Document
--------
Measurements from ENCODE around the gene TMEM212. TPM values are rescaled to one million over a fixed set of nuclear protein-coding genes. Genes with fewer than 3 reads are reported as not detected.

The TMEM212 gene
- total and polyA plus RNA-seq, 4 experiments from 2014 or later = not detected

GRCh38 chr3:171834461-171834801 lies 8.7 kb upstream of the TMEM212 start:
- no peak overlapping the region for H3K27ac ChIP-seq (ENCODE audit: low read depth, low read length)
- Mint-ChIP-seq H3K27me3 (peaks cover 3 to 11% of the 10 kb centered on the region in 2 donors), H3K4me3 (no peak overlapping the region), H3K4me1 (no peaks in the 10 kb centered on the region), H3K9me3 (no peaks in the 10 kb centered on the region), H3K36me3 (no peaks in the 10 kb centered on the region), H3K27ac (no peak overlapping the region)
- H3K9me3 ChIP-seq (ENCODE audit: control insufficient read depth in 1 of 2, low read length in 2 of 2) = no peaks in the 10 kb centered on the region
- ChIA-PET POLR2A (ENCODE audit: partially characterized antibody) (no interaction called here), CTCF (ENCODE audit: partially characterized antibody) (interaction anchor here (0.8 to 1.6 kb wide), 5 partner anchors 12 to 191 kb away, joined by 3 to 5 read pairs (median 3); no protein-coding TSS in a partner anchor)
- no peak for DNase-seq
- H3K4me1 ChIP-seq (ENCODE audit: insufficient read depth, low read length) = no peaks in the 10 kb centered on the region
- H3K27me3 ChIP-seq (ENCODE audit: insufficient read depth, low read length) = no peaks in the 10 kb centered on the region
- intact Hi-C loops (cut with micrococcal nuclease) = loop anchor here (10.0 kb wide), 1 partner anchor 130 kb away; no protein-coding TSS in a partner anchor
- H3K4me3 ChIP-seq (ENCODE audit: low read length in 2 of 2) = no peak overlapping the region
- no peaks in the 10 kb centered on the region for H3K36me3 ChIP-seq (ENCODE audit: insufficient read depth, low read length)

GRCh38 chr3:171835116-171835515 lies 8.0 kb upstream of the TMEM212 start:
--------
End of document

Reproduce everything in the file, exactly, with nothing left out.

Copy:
Measurements from ENCODE around the gene TMEM212. TPM values are rescaled to one million over a fixed set of nuclear protein-coding genes. Genes with fewer than 3 reads are reported as not detected.

The TMEM212 gene
- total and polyA plus RNA-seq, 4 experiments from 2014 or later = not detected

GRCh38 chr3:171834461-171834801 lies 8.7 kb upstream of the TMEM212 start:
- no peak overlapping the region for H3K27ac ChIP-seq (ENCODE audit: low read depth, low read length)
- Mint-ChIP-seq H3K27me3 (peaks cover 3 to 11% of the 10 kb centered on the region in 2 donors), H3K4me3 (no peak overlapping the region), H3K4me1 (no peaks in the 10 kb centered on the region), H3K9me3 (no peaks in the 10 kb centered on the region), H3K36me3 (no peaks in the 10 kb centered on the region), H3K27ac (no peak overlapping the region)
- H3K9me3 ChIP-seq (ENCODE audit: control insufficient read depth in 1 of 2, low read length in 2 of 2) = no peaks in the 10 kb centered on the region
- ChIA-PET POLR2A (ENCODE audit: partially characterized antibody) (no interaction called here), CTCF (ENCODE audit: partially characterized antibody) (interaction anchor here (0.8 to 1.6 kb wide), 5 partner anchors 12 to 191 kb away, joined by 3 to 5 read pairs (median 3); no protein-coding TSS in a partner anchor)
- no peak for DNase-seq
- H3K4me1 ChIP-seq (ENCODE audit: insufficient read depth, low read length) = no peaks in the 10 kb centered on the region
- H3K27me3 ChIP-seq (ENCODE audit: insufficient read depth, low read length) = no peaks in the 10 kb centered on the region
- intact Hi-C loops (cut with micrococcal nuclease) = loop anchor here (10.0 kb wide), 1 partner anchor 130 kb away; no protein-coding TSS in a partner anchor
- H3K4me3 ChIP-seq (ENCODE audit: low read length in 2 of 2) = no peak overlapping the region
- no peaks in the 10 kb centered on the region for H3K36me3 ChIP-seq (ENCODE audit: insufficient read depth, low read length)

GRCh38 chr3:171835116-171835515 lies 8.0 kb upstream of the TMEM212 start: